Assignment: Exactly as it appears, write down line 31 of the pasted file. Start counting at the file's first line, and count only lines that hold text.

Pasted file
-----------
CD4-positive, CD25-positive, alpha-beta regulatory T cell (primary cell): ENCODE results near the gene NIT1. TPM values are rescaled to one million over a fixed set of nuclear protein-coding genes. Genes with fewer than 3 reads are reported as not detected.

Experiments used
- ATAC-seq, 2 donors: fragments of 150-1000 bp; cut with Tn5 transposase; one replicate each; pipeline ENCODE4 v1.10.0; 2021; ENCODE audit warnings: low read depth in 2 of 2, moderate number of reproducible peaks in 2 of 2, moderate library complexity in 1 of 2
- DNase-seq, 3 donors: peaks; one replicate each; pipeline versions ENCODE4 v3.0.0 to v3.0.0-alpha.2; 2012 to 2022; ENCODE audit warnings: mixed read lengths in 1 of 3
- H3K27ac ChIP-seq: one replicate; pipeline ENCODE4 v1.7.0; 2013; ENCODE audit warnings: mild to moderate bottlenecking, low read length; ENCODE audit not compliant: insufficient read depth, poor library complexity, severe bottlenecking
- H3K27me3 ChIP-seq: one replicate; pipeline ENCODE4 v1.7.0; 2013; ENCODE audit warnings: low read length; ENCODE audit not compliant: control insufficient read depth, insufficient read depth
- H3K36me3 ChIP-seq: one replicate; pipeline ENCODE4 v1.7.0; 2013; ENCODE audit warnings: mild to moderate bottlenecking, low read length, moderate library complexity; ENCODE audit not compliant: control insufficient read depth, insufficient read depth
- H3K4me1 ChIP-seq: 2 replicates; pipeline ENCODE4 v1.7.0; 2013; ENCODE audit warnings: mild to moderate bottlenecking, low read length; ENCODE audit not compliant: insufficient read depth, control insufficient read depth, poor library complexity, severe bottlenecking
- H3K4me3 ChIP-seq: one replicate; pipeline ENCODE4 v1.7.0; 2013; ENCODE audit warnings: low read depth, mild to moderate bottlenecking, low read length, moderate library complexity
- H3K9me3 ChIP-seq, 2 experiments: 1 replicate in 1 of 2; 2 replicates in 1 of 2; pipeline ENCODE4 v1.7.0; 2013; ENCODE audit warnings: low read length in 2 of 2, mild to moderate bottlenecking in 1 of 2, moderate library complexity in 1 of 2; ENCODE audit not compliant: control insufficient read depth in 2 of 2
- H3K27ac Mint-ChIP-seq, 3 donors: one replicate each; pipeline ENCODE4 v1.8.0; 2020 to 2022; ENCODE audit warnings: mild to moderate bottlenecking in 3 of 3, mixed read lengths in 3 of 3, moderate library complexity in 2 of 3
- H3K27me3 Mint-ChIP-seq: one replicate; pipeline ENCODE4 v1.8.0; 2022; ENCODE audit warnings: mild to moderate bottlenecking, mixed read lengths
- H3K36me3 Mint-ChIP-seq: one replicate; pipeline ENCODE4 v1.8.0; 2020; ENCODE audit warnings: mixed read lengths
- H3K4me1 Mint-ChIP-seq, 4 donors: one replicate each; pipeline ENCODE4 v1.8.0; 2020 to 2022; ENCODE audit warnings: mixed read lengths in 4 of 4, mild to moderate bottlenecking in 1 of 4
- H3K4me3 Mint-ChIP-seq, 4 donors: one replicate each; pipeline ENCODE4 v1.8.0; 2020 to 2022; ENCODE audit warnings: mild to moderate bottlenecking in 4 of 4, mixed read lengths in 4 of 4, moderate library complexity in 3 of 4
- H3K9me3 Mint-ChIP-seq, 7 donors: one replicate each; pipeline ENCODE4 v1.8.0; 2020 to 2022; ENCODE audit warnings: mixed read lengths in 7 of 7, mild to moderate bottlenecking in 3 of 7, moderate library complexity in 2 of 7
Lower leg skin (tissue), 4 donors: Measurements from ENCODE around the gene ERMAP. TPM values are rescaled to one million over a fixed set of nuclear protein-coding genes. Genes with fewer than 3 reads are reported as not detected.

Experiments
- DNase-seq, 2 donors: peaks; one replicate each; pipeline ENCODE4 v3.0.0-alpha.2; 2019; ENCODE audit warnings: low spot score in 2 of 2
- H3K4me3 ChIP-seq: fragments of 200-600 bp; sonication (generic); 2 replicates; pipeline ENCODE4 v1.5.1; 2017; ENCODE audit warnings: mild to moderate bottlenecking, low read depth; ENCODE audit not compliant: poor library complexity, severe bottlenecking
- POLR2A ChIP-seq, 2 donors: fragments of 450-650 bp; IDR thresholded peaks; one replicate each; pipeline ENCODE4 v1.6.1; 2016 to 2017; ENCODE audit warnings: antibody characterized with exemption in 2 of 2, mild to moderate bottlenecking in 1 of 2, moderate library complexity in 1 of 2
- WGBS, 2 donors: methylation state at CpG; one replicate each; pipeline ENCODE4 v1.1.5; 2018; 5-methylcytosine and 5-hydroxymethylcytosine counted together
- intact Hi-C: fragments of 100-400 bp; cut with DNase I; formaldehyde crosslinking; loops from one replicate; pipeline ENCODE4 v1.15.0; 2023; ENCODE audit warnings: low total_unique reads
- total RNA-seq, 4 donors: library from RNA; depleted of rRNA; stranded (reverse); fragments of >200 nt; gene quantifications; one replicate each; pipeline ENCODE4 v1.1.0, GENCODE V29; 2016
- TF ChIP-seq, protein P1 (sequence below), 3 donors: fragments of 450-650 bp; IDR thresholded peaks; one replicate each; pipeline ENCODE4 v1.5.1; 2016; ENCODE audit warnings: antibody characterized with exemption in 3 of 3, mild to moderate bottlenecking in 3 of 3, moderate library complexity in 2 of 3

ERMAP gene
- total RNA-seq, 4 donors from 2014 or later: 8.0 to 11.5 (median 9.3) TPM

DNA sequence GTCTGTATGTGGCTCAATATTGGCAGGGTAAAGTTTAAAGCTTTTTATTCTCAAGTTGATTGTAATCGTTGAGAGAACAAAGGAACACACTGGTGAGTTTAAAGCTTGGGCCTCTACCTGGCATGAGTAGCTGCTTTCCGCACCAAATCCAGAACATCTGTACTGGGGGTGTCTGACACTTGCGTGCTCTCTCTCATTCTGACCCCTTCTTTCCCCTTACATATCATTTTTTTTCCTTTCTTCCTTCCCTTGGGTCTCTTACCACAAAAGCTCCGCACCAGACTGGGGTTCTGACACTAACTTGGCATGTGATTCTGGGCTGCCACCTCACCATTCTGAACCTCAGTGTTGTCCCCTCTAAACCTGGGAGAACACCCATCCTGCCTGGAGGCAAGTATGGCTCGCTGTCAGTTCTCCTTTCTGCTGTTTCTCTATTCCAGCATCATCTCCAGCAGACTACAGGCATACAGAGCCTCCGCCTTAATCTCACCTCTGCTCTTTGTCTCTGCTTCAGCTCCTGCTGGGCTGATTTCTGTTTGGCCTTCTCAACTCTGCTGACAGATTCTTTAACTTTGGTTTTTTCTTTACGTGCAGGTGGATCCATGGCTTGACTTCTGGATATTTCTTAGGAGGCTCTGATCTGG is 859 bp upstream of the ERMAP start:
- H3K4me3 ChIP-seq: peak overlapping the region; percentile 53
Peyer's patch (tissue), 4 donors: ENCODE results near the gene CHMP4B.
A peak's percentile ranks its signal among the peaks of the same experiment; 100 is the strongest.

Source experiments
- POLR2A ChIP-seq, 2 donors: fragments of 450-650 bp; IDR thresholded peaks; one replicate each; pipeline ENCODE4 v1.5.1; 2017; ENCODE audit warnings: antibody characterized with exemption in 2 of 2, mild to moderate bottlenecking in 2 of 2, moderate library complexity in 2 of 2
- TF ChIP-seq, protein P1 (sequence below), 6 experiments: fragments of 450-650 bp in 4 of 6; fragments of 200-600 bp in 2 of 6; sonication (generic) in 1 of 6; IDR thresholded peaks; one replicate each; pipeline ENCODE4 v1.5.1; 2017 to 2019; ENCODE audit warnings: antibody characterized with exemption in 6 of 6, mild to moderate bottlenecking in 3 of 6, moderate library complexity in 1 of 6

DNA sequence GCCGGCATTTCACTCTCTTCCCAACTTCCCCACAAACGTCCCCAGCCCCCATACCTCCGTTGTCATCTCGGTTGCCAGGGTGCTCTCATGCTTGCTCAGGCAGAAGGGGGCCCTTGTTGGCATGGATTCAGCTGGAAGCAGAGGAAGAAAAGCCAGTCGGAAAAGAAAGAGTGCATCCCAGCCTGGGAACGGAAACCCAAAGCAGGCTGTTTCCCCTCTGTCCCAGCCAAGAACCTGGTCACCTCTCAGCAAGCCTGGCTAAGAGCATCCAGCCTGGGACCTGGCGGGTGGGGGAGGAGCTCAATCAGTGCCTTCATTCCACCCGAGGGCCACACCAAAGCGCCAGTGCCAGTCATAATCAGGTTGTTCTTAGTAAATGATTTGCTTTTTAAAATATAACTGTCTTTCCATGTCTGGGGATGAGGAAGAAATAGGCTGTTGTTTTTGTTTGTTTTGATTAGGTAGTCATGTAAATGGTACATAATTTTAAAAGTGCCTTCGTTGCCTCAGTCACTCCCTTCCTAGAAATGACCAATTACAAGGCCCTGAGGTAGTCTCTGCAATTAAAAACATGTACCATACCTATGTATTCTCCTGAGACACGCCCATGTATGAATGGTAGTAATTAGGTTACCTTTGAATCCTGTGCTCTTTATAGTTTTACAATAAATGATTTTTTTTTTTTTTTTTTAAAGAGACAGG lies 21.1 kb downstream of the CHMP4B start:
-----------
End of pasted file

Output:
A peak's percentile ranks its signal among the peaks of the same experiment; 100 is the strongest.